During the 1950s, Goodyear became more involved with the US military, trying its hand at creating an aircraft that was compact enough to be delivered to downed pilots, but still capable of flying. To achieve this, the company created the Inflatoplane. The program existed for several decades, and while the aircraft did get off the ground, the concept itself never really took off and was canceled before the inflatable aerial vehicle could enter service.
Goodyear tried to blend lighter-than-air materials for aircraft
In 1956, the Goodyear Company combined its lighter-than-air aircraft technology with winged aircraft to create the inflatable “Inflatoplane.” The idea was first coined by Taylor McDaniel in 1931. When Goodyear took it on, the company intended it to be used in rescue operations, and it took only 12 weeks to develop the first model.
The innovative exterior of the aircraft, called Airmat, was made from two rubber-type materials connected by nylon mesh. When exposed to air, this absorbed and repelled water as it became stiff, providing the aircraft with the necessary rigidity to fly. Forced air being circulated through the Inflatoplane by its motor helped to maintain this shape.
The structural shape provided the Inflatoplane with some resilience to punctures, as it was able to take up to six .30-caliber bullets and remain in-flight. The fuselage, landing gear and pilot seat was reinforced to ensure stability, as well.
Packed in a 44-cubic-foot box, it could be compactly transported in a truck or aircraft and dropped behind enemy lines to provide downed pilots with a way to reach friendly territory. Once it was dropped, the Inflatoplane was removed wheelbarrow style and could inflate to full size in about five minutes, using less air pressure than what’s required for a car tire.
Two versions of the Inflatoplane were designed
Goodyear came up with two versions of the Inflatoplane. The first was the GA-468, a single-seater aircraft that could inflate fully in a matter of five minutes. Equipped with a 40 horsepower Nelson engine, the pilot had to hand-start it and needed 250 feet of open space for takeoff. The aircraft also needed 575 feet before it could clear a 50-foot obstacle.
Once completely inflated, the GA-468 had a wingspan of 22 feet and was just under 20 feet long. It had a maximum takeoff load of 240 pounds, held 20 gallons of fuel and could fly 390 miles, with an endurance of 6.5 hours. The aircraft reached a maximum speed of 72 MPH and hit a service ceiling of 10,000 feet.
The second variant was the GA-466, a two-seater that took slightly longer to inflate, at six minutes. It was two inches shorter than the first Inflatoplane, but had an extra six feet of wingspan. The GA-466 could only carry 18 gallons of fuel, and its 60 horsepower McCulloch 4318 engine provided a maximum speed of 70 MPH. It required 745 feet to clear a 50-foot obstacle, and could handle a maximum weight of 740 pounds.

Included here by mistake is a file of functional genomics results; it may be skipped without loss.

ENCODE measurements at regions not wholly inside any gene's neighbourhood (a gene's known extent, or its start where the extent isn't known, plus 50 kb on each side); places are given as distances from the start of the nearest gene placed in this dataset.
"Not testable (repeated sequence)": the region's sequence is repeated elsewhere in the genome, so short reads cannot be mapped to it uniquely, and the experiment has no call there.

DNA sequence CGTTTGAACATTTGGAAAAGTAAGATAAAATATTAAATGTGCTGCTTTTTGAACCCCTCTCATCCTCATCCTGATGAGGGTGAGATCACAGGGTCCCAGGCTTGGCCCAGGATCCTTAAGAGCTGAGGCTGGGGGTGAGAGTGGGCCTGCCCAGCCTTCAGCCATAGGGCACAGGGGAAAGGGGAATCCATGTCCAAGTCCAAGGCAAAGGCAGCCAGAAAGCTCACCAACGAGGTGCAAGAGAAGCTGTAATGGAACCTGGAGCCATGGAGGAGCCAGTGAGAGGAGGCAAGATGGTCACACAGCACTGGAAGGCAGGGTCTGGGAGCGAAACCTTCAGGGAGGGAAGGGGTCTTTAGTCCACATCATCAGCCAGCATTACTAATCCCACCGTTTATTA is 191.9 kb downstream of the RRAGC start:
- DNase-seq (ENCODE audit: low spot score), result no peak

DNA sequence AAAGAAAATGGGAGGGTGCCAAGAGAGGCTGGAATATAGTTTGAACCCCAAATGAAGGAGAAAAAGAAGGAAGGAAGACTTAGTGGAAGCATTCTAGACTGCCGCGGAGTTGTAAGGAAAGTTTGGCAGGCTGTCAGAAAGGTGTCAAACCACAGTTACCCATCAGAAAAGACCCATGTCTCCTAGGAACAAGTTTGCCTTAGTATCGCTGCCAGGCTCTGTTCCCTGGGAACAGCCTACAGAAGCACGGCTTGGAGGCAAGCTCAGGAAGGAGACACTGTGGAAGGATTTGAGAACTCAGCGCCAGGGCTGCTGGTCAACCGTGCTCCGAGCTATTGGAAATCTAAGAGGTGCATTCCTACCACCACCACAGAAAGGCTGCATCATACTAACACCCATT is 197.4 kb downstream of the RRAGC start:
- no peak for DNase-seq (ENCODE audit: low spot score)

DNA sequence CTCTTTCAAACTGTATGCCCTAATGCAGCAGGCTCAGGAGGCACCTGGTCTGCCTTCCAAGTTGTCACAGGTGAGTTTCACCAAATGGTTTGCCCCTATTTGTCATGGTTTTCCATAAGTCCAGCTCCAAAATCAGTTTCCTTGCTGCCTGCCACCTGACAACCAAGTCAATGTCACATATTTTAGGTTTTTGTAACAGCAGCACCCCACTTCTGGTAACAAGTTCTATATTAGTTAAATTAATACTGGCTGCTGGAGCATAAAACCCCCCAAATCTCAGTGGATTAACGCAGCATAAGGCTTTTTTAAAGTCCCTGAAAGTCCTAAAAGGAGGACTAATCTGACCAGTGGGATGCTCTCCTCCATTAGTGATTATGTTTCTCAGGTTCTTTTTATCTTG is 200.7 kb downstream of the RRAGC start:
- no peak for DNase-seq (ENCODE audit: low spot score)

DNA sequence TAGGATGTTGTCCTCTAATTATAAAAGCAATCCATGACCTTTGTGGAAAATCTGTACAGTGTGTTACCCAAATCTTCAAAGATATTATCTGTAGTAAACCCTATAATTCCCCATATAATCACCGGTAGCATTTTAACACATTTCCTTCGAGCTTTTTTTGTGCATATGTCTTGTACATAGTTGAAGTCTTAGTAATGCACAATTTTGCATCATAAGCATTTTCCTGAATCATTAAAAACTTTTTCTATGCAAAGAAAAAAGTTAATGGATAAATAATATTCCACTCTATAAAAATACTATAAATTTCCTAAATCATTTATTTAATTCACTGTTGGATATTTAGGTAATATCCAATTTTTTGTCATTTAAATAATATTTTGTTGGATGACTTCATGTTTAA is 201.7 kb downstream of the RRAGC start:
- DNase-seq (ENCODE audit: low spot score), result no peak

Crashes put the program into question
From the beginning, the value of the Inflatoplane program was never definitively positive. The idea of supplying a downed pilot with a new aircraft seemed to always have its problems. They’d have to try and escape enemy territory in the place they’d been shot down and the Inflatoplane they were expected to fly out on was slower and weaker than the one they’d crashed.
There were two crashes in the Inflatoplane that ultimately put the entire program into question. Goodyear test pilot Richard Ulm survived an incident in April 1959, when his crashed into the Patuxent River during a test flight. The wing had collapsed, hitting the propeller, but Ulm was able to bail out and parachute to safety.
A second crash proved fatal when US Army Lt. Malcolm “Pug” Wallace was training in an Inflatoplane. At just 26 years old, he’d flown the aircraft above 700 feet, when a control cable under the wing came loose and became wedged in the pulley bracket. The wings lost air, resulting in them flapping as the aircraft fell, and one of the aluminum tips flung back and hit Wallace in the head.
As an observer described, “Wallace didn’t have enough time to open his parachute. He plunged to his death in a marshy area near the lake.”
More from us: US Navy Pilots Were Afraid to Fly the Vought F7U Cutlass
Only 12 Inflatoplanes were ever manufactured. Despite the crashes, the program continued until 1973. Goodyear donated two for preservation, one to the Franklin Institute of Philadelphia and the other to the Smithsonian Institution in Washington, DC.